Roughly a year and a half ago, NVIDIA opened up a patent infringement case against Samsung and Qualcomm, claiming that the various GPUs used by the two firms violated various NVIDIA patents. In response, Samsung opened up their own counter-suit, claiming that NVIIDA and its partners were violating Samsung patents. Since then, things have not progressed well for NVIDIA, with the US International Trade Commission (ITC) ruling that Samsung’s GPUs don’t infringe on NVIDIA’s patents, while also ruling that NVIDIA’s GPUs did infringe on Samsung’s patents.

Now with the final ruling on Samsung’s counter-suit originally scheduled for today, NVIDIA has announced that they have buried the hatchet with Samsung, ending all litigation between the companies. In their announcement, NVIDIA notes that both companies have ended their suits with the US courts, US ITC, and the US Patent office, effective immediately. In turn, both companies have agreed to cross-license “a small number of patents by each company to the other,” while noting that this is not a broad cross-licensing agreement. All other terms of the deal – such as any potential payments – are not being disclosed.

As noted by Bloomberg, NVIDIA faced a potential import ban on some of their products should they have lost the final ruling on the Samsung counter-suit, so combined with their earlier losses at the ITC, there was a clear need for NVIDIA to settle the case rather than waiting on ITC and court rulings. This, in turn, seemingly puts a wrench in NVIDIA’s overall mobile patent licensing efforts, as the Samsung case was their best opportunity to get a ruling that other mobile GPUs were violating their patents. That there is some cross-licensing going on between Samsung and NVIDIA does mean that NVIDIA holds at least some patents that Samsung believes they need, but that this is being settled quietly out of court means that it’s hard to imagine that NVIDIA has a strong position for further patent licensing efforts.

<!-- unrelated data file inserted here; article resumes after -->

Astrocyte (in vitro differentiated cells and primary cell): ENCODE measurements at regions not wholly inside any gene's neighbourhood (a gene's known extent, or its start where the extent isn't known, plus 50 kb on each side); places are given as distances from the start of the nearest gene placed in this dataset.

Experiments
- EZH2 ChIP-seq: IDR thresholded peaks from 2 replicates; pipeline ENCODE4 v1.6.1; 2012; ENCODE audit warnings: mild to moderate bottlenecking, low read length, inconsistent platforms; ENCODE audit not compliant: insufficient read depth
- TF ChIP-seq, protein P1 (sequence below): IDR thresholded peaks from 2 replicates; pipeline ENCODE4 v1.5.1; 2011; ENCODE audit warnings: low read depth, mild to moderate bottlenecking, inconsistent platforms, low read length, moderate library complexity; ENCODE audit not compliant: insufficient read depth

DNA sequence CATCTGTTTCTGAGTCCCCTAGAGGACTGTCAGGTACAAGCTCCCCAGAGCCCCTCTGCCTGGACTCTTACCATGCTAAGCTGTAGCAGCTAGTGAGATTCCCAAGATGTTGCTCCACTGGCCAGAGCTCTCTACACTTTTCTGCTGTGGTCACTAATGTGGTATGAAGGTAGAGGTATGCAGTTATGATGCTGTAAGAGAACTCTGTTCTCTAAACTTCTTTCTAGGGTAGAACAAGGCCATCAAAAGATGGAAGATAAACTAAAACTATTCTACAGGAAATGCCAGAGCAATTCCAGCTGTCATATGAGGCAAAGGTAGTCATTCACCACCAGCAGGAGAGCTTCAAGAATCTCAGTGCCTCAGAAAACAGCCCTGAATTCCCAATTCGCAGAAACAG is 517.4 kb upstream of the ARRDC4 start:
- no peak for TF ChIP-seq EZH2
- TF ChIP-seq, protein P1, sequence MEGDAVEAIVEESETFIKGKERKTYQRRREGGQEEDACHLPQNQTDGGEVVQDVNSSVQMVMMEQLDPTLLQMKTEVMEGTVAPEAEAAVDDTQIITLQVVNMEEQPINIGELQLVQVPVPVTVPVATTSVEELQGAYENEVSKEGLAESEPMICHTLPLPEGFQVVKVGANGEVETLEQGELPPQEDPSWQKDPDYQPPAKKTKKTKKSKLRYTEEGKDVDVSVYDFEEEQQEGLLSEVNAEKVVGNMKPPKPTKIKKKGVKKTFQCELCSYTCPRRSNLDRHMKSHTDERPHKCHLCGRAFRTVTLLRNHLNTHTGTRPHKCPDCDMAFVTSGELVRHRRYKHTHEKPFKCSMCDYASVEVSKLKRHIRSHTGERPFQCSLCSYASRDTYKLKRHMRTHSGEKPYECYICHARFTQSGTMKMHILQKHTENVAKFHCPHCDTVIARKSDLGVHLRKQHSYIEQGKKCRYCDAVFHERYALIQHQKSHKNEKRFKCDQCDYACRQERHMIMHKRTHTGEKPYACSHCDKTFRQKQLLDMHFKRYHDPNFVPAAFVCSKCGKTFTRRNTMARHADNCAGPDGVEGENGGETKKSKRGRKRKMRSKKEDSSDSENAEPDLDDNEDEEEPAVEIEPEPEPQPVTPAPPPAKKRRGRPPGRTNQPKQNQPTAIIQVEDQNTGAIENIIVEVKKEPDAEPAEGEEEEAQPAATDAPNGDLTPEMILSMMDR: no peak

Source: NVIDIA

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  • BurntMyBacon - Tuesday, May 3, 2016 - link

    @ET: "..."The patents cover an implementation of SRAM, a shared computer bus system with arbiter and a memory sub-system with a data strobe buffer." ..."

    Samsung owns the patents for 1) an implementation of SRAM, 2) a shared bus with an arbiter, and 3) memory sub-systems with a data strobe buffer? Or is it that they own a patent on using them all in conjunction?

    1) I suppose it makes sense that they could patent an (singular) implementation of SRAM. It is, however, hard to believe that nVidia could accidentally run afoul of this as they could just select an other implementation (probably more suitable to GPUs).

    2) Shared buses and arbiters go hand in hand and are also a common with plenty of prior precedent. They must again be talking about a single implementation that would be hard to accidentally run afoul of.

    3) A memory subsystem with a data strobe buffer seems specific enough (for the US patent system) that they might have something here. If you were aware of it, I can't imagine that you wouldn't just design it a little differently, though you might select an infringing design without knowing.

    Seems more likely that this is a case of using these (mostly) common elements in a specific manor that infringes the overall architecture patent.
  • DarkKnyte - Saturday, May 7, 2016 - link

    Nvidia invented the GPU? Lol. You've got to be like what, 15? I bet you think Nvidia invented SLI too.